When it comes to achieving effective weight loss, 80 percent of your efforts will be from your diet. The remaining 20 percent will be attributed to various lifestyle changes that you make including your physical activity level, the amount of sleep you get on an average night, and even your stress control. As much as we may not want to change the way we eat, it is by far the most important and influential factor helping to determine whether or not you will burn unwanted body fat.
If you were hoping to be able to make a few minor tweaks here and there to what you eat but count on your workouts to burn the fat, you’re likely to be disappointed. It’s not that you can’t ever lose any weight in this way. It’s that it probably won’t happen anywhere near as efficiently as you’d expect.
The reason weight loss is 80 percent diet is that the food you eat determine how many calories your body receives each day. Whether you’re counting calories, cutting carbs, going keto, or taking on any other strategy, when it all comes down to it, if your body isn’t burning more calories than you’re eating, you won’t lose weight. Therefore, no matter what you’re doing to drop the pounds, what you eat needs to provide your body with fewer calories than it will burn on any given day.
Maybe it’s your intention to do at least one amazing workout every day. What about that? Is weight loss still 80 percent diet in that case? The short answer is yes. The main problem is that you likely think you’re burning more calories than you actually are when you complete a workout.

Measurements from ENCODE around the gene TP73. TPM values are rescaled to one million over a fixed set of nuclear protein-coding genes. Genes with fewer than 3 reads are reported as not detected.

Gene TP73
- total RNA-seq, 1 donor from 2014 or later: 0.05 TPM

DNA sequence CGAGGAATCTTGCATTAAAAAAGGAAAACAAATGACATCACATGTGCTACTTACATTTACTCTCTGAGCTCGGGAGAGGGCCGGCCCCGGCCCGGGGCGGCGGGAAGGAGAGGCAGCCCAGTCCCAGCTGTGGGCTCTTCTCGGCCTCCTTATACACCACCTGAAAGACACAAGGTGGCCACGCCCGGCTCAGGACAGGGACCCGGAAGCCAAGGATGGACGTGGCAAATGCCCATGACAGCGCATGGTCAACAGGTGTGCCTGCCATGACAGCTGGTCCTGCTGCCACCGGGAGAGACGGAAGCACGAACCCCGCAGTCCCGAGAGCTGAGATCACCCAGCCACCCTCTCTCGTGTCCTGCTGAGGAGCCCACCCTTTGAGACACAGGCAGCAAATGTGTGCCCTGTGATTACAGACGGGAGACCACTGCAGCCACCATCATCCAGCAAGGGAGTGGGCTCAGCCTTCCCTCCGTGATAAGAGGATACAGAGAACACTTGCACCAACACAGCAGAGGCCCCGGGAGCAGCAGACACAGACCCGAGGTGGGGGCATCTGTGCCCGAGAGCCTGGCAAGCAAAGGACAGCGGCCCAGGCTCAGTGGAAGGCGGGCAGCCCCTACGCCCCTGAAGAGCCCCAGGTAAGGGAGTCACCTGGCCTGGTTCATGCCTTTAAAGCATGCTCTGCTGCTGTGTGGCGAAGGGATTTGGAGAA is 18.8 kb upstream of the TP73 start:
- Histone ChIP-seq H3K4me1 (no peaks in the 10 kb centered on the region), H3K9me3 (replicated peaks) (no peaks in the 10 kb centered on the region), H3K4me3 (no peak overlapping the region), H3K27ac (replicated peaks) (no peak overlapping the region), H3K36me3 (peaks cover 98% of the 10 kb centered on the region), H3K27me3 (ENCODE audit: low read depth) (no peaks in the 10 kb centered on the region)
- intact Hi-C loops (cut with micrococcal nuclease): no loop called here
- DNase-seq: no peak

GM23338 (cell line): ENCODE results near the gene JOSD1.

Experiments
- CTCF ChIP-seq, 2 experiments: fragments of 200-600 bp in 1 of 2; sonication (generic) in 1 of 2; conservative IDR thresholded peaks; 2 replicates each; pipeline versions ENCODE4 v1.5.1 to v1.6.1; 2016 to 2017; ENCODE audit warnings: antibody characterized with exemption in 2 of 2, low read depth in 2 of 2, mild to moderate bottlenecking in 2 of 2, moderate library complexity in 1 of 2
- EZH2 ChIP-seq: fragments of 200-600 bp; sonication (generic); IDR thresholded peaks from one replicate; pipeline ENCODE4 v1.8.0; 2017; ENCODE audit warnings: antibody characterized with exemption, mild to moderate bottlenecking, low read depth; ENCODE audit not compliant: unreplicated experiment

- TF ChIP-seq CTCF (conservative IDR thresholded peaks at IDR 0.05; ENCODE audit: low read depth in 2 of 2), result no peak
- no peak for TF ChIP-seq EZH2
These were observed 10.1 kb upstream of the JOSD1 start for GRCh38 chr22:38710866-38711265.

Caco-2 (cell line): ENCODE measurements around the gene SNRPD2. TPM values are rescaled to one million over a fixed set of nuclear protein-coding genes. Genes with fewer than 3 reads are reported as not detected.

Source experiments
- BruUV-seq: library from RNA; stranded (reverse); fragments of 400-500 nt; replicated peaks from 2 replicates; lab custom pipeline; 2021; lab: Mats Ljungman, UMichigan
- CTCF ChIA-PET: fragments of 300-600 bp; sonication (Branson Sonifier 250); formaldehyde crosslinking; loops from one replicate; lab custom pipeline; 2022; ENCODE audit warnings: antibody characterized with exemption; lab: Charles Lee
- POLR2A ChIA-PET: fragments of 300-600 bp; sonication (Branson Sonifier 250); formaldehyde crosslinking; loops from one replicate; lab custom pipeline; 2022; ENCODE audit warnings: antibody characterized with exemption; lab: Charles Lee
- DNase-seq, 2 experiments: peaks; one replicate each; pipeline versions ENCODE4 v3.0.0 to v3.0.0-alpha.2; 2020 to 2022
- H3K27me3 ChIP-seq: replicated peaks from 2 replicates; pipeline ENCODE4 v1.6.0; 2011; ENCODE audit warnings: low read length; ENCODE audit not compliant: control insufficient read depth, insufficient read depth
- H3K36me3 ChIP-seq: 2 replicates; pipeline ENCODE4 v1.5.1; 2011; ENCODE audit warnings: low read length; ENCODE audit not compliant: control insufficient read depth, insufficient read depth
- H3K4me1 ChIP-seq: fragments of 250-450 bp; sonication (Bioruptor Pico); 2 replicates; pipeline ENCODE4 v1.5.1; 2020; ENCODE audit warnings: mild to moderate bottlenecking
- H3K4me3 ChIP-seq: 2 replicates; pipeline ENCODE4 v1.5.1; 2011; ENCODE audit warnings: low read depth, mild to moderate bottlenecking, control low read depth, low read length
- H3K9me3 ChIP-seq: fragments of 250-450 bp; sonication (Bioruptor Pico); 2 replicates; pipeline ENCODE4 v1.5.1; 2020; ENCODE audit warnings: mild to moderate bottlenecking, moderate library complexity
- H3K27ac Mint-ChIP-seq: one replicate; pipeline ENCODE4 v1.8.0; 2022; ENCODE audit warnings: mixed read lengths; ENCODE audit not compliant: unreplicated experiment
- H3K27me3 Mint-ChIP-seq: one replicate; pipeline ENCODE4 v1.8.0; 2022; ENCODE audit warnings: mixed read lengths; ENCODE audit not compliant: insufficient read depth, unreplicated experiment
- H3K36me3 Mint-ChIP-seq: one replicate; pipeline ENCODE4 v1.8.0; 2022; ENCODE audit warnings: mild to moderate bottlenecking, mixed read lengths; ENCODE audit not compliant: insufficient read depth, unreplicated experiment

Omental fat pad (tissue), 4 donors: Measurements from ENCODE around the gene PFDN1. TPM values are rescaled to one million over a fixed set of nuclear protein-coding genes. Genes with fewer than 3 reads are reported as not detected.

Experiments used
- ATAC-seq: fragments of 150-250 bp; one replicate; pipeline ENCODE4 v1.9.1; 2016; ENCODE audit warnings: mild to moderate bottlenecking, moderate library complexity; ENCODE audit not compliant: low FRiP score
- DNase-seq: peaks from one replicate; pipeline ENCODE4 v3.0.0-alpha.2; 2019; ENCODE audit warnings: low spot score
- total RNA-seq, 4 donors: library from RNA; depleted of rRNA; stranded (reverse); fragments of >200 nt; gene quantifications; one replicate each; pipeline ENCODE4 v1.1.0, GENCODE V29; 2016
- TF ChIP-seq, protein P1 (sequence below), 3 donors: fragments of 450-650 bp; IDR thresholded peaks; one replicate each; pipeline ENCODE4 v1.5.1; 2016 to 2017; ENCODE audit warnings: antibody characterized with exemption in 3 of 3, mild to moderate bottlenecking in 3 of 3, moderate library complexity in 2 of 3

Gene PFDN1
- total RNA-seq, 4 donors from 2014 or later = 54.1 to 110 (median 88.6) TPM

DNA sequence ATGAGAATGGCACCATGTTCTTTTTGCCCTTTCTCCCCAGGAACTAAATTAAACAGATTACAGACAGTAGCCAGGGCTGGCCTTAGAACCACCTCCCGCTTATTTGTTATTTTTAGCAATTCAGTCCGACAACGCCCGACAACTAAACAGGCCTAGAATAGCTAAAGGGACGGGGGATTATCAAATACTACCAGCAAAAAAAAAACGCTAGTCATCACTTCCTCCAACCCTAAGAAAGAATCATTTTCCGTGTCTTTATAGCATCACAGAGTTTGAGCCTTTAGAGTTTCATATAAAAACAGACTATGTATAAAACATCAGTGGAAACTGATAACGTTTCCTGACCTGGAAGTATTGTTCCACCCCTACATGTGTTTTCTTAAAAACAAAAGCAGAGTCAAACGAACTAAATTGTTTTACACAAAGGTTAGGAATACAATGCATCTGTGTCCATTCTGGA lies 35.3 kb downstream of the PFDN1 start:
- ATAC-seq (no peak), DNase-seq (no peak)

Even a really great workout session, done at your best performance level, is unlikely to torch the calories you’ll have in the meal that follows. Depending on the snack you have – or even the protein shake – you may not even be burning that much.
Exercise is a fantastic component for any fat burning strategy. It will definitely support any efforts you’re making to control your caloric intake. However, we are nearly all victim to a number of misunderstandings about the type of difference it’s making. It’s not really our faults, either. Our fitness trackers and exercise equipment are constantly estimating our calorie burn, and they are notoriously inaccurate. Trusting the calorie burning feedback from these devices can be detrimental to our understanding of how we’re doing. Always assume that the true number is lower than the reading on your gadget.
We need to remind ourselves that weight loss is 80 percent diet. This will encourage us to choose foods more wisely and will ensure that our fitness efforts really do burn as much fat as possible.